6. A very touching post Denyse which brought tears to my eyes. Many similarities between your Mother’s end-of-life-story and my Mother’s last year. I love the images and fun of taking the grandkids to see their new sibling in hospital. As a mum, this is always a beautiful moment as I am sure it was for you as a grandmother.

    • Denyse Whelan says:

      Oh I am sorry Jody, that we share these similarities and yet it’s what we find isn’t it as bloggers and women who share. Somewhat less lonely this way for me. I hope you are OK.

      I have such great memories embedded of meeting EACH of my 8 grandchildren. None the same – par for the course – and all special. The times I went as the grandma accompanying older siblings, I was always asked to wait and that was fine!


  7. Very thought-provoking on leaving. Thanks for sharing it.

  8. Hi Denyse – an interesting take on the challenge from you and it’s a reminder that life is full of moments when we need to say goodbye. Our previous house is on the market again (the people who bought it from us 11 years ago are selling) and it’s completely unchanged inside – looking at the photos online feels like a trip down memory lane – so I know how looking at those photos of your previous home would feel for you as your wrote your post. x

    • Denyse Whelan says:

      Oh gosh, Leanne. Yes, such memories are evoked.

      Our daughter shared when the first house we bought back in 1978 was on the market. She was so curious and living close by, she went to view it. So much her Dad had done to improve it still there..his kitchen for example. Room configurations were somewhat changed and the outside had been painted. She lived, along with us, in that house for over 14 years of her life. We brought her brother home to it in 1979.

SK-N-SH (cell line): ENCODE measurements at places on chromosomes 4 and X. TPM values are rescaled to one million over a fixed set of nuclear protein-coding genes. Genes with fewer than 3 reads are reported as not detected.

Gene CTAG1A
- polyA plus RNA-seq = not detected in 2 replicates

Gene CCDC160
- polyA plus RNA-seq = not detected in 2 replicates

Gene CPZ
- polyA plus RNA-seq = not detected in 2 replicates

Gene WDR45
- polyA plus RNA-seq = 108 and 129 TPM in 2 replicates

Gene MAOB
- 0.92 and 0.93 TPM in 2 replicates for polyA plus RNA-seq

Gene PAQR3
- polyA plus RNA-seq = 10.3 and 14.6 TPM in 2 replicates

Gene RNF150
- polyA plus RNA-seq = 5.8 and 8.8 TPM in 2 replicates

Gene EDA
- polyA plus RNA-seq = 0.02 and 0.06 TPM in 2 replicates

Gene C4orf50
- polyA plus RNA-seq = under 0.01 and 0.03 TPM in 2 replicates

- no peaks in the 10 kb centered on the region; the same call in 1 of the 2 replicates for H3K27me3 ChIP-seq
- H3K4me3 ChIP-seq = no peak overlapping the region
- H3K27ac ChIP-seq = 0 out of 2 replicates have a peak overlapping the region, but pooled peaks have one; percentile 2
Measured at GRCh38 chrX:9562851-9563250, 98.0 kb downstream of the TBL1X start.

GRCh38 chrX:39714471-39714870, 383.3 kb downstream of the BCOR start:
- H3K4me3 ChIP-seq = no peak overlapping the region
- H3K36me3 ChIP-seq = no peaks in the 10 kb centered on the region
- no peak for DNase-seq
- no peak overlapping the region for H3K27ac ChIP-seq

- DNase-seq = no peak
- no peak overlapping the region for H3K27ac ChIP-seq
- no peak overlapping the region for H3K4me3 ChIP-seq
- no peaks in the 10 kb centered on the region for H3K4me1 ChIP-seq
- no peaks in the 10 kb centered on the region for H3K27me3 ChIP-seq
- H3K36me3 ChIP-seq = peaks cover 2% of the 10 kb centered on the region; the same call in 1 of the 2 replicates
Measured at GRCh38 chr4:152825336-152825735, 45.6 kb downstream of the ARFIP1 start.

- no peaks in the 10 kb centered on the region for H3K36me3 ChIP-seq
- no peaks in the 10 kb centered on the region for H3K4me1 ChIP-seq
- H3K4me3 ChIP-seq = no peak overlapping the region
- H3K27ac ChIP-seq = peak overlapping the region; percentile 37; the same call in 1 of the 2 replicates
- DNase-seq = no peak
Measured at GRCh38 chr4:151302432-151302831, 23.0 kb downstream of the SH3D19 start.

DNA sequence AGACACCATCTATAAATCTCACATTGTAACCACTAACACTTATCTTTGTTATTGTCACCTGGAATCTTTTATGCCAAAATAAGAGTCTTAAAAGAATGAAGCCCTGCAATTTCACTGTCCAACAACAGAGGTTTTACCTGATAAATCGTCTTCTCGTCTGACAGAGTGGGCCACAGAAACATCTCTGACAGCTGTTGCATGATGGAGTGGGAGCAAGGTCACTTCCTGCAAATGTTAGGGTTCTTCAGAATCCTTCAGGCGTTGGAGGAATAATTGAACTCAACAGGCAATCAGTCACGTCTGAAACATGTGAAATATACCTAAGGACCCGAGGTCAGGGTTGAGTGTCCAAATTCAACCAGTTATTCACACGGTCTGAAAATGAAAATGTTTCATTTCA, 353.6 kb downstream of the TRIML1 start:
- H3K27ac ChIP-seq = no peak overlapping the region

And like all things real estate, totally out of reach for anyone in our family to buy!

      We need to be reminded sometimes don’t we to be both grateful to have life’s experiences and then to let them go gently if we can. Hanging on can make leaving worse. I know that was what I tried in the first months of leaving Sydney. I tried to go back. It doesn’t work. For me anyway!


  9. Hi Denyse, interestingly “leaving” can be good and bad or just plain difficult or easy. Like the story of your mother, leaving my Dad for the final time would have to be my hardest example of leaving I’ve every experienced. Whereas, leaving my corporate life was difficult and stressful but ultimately a very good decision. I could come up with lots of examples, just as you have! I hope you have a wonderufl week! xo P.S. your aunt shared a birthday with me!

    • Denyse Whelan says:

      Yes it is interesting. I remember leaving Mum too. However, she did not ‘leave us’ for 3 days after that. She was waiting until everyone had gone. I recalled that you and my special Aunt shared the 31 May as a birthday. She, shockingly, would be 100 or 99 today I think!!

      Thanks Min, enjoy the celebration of you!!


  10. Lots of comings and goings in your post today Denyse. ‘Leaving’ is such an emotional word – we all seem to have experienced the happiness and sadness associated with it. Yours especially are poignant reminders of important events in your life.
    Funnily/Strangely I didn’t initially think about death when I saw your prompt…..the leavings I wrote about today have been ones of anticipation and discovery. I hope you enjoy the post when you come over to read it.
    Take care

    • Denyse Whelan says:

      Thanks Cathy, I will definitely look forward to reading your post.